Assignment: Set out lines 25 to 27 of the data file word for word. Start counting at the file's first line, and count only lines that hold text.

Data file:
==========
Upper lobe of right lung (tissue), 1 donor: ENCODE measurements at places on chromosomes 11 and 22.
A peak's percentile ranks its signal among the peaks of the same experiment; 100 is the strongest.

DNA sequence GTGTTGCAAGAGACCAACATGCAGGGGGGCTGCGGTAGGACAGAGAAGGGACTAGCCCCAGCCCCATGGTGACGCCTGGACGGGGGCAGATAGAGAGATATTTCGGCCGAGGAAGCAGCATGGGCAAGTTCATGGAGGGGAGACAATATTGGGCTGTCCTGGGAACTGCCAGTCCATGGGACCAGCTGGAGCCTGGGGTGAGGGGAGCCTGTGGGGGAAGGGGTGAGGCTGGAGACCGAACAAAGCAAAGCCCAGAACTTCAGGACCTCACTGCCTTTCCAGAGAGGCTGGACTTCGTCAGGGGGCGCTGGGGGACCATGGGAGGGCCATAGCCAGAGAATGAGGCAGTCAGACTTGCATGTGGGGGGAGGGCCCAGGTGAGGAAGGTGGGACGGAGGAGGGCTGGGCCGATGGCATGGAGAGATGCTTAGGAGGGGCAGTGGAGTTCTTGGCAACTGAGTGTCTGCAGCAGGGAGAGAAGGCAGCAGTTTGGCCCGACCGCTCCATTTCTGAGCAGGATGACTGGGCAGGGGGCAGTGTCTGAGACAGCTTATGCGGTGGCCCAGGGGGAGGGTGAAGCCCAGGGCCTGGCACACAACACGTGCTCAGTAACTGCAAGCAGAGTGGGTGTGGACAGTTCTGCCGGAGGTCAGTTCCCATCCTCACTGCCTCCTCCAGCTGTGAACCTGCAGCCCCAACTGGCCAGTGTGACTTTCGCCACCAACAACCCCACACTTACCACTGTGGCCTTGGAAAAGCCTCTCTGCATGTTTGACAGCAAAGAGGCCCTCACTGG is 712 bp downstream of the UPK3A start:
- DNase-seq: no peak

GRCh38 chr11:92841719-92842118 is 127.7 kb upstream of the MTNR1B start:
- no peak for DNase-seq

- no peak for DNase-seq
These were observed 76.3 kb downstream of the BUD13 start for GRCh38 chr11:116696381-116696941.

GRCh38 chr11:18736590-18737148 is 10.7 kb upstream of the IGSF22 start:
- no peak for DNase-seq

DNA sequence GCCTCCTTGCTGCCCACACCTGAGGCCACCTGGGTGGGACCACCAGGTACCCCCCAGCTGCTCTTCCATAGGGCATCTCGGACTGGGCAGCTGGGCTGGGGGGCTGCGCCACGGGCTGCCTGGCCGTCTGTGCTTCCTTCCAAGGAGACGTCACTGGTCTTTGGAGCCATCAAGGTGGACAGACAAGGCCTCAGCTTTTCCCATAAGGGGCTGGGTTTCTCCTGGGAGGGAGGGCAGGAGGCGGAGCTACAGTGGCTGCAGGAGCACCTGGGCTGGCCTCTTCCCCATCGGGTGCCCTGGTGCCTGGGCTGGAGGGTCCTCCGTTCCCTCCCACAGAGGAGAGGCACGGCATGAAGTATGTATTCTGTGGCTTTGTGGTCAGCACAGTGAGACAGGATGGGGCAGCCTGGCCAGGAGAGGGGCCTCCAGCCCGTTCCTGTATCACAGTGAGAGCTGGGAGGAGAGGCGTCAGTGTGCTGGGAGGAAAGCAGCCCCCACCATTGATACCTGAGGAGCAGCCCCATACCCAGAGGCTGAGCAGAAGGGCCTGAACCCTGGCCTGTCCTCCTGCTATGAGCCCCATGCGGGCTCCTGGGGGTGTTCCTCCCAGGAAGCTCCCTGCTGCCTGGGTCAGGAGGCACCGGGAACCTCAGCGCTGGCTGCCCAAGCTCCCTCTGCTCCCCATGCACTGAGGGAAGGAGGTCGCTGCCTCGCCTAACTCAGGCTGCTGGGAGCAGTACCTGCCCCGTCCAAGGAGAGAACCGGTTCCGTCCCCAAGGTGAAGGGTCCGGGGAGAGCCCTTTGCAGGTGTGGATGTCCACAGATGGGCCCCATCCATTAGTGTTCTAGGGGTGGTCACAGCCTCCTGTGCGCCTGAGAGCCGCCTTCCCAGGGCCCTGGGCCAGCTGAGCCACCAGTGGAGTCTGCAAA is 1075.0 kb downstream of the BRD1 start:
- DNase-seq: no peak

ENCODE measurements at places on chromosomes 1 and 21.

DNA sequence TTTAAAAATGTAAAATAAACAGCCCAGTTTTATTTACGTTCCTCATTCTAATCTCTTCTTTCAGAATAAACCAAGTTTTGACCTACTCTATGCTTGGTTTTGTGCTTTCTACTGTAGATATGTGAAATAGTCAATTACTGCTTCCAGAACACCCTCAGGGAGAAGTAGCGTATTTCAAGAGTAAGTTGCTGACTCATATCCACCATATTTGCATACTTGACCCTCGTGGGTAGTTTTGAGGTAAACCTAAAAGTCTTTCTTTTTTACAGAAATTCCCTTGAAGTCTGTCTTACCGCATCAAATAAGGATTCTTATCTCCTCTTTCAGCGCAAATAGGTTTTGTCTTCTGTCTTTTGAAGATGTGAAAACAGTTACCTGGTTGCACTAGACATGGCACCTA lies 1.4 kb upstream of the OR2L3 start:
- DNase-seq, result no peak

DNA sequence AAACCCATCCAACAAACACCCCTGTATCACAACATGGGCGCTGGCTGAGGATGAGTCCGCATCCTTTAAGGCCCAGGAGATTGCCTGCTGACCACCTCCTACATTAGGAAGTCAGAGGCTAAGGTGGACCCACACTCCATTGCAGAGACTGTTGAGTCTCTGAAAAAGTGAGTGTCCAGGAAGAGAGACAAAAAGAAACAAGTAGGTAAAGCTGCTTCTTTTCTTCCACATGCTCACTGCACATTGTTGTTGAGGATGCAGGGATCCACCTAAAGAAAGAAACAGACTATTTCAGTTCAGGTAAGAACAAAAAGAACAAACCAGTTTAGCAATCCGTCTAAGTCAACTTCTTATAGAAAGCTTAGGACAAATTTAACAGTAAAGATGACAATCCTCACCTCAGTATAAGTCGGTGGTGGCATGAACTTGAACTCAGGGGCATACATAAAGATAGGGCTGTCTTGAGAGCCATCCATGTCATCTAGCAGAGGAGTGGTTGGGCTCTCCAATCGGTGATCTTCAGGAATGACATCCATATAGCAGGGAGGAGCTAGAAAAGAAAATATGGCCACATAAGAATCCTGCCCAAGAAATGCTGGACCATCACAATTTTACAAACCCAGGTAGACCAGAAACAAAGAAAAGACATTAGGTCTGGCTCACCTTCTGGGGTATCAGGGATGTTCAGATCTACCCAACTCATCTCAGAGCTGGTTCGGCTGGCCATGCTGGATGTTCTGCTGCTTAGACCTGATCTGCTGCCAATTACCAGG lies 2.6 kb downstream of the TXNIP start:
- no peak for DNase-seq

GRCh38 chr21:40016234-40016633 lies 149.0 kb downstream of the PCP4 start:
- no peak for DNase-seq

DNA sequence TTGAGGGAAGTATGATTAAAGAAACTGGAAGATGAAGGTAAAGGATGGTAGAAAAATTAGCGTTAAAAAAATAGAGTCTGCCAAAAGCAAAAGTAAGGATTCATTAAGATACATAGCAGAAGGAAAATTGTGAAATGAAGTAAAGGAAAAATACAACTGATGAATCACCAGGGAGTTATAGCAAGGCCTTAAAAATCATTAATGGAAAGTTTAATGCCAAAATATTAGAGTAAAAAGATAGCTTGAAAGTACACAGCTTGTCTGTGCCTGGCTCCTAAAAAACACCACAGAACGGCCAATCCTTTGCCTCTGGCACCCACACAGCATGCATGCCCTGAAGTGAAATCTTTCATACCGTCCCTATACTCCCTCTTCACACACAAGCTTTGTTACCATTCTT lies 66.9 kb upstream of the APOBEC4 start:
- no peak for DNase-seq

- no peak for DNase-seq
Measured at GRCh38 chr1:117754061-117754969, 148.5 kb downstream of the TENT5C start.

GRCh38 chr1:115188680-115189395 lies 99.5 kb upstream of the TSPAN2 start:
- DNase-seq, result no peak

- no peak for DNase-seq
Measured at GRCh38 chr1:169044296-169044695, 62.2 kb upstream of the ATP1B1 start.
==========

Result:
- DNase-seq, result no peak

- no peak for DNase-seq
Measured at GRCh38 chr1:169044296-169044695, 62.2 kb upstream of the ATP1B1 start.